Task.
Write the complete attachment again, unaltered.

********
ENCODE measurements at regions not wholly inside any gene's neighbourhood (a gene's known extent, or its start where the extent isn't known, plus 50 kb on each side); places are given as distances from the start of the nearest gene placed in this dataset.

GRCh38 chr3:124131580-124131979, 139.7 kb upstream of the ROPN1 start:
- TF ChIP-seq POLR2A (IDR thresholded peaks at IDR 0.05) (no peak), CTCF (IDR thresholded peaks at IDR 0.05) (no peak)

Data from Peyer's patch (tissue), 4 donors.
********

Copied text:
ENCODE measurements at regions not wholly inside any gene's neighbourhood (a gene's known extent, or its start where the extent isn't known, plus 50 kb on each side); places are given as distances from the start of the nearest gene placed in this dataset.

GRCh38 chr3:124131580-124131979, 139.7 kb upstream of the ROPN1 start:
- TF ChIP-seq POLR2A (IDR thresholded peaks at IDR 0.05) (no peak), CTCF (IDR thresholded peaks at IDR 0.05) (no peak)

Data from Peyer's patch (tissue), 4 donors.